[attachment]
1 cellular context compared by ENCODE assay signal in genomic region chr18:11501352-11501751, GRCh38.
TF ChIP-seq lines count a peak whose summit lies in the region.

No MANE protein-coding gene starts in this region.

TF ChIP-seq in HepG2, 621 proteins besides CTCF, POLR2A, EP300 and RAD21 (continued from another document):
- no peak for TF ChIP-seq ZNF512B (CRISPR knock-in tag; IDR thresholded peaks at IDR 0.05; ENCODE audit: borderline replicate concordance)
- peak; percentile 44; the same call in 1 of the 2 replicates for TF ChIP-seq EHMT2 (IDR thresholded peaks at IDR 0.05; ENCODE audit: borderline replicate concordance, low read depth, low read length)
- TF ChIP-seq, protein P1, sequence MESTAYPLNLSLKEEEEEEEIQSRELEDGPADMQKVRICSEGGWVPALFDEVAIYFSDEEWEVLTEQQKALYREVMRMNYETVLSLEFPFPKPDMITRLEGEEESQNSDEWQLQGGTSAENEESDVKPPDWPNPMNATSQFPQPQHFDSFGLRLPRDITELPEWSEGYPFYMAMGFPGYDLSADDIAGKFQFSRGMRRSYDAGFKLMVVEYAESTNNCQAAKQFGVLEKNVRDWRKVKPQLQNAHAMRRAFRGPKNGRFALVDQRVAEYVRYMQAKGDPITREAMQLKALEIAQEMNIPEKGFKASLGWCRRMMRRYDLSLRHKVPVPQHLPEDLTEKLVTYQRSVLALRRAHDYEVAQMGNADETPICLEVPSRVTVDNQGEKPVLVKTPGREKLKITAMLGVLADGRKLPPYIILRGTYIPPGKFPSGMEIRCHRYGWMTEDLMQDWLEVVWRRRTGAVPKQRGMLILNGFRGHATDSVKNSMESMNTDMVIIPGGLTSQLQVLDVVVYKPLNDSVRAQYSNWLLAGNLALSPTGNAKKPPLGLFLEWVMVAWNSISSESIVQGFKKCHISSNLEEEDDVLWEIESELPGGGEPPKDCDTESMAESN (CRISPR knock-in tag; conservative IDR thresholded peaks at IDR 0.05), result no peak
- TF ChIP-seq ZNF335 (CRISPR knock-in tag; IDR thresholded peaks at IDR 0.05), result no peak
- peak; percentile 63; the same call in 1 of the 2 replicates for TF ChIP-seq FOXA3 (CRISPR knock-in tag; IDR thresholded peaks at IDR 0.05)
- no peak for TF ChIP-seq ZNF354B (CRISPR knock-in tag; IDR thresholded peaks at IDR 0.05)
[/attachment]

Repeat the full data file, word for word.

1 cellular context compared by ENCODE assay signal in genomic region chr18:11501352-11501751, GRCh38.
TF ChIP-seq lines count a peak whose summit lies in the region.

No MANE protein-coding gene starts in this region.

TF ChIP-seq in HepG2, 621 proteins besides CTCF, POLR2A, EP300 and RAD21 (continued from another document):
- no peak for TF ChIP-seq ZNF512B (CRISPR knock-in tag; IDR thresholded peaks at IDR 0.05; ENCODE audit: borderline replicate concordance)
- peak; percentile 44; the same call in 1 of the 2 replicates for TF ChIP-seq EHMT2 (IDR thresholded peaks at IDR 0.05; ENCODE audit: borderline replicate concordance, low read depth, low read length)
- TF ChIP-seq, protein P1, sequence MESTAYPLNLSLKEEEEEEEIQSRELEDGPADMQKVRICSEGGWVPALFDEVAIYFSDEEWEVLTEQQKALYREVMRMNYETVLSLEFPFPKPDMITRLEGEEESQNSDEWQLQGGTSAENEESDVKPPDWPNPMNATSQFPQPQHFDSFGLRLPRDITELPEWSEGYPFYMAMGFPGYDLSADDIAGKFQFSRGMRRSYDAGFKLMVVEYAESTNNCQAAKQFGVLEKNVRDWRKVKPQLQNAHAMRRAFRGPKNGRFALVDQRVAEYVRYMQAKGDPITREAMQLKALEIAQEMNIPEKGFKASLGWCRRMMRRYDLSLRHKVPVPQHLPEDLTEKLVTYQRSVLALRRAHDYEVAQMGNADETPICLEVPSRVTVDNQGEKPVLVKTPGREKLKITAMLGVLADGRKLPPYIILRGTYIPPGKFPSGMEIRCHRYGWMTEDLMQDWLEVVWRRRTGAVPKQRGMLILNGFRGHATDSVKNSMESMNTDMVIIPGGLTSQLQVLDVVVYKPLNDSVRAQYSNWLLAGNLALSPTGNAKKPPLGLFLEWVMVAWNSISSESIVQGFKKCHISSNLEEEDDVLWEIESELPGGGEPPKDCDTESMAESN (CRISPR knock-in tag; conservative IDR thresholded peaks at IDR 0.05), result no peak
- TF ChIP-seq ZNF335 (CRISPR knock-in tag; IDR thresholded peaks at IDR 0.05), result no peak
- peak; percentile 63; the same call in 1 of the 2 replicates for TF ChIP-seq FOXA3 (CRISPR knock-in tag; IDR thresholded peaks at IDR 0.05)
- no peak for TF ChIP-seq ZNF354B (CRISPR knock-in tag; IDR thresholded peaks at IDR 0.05)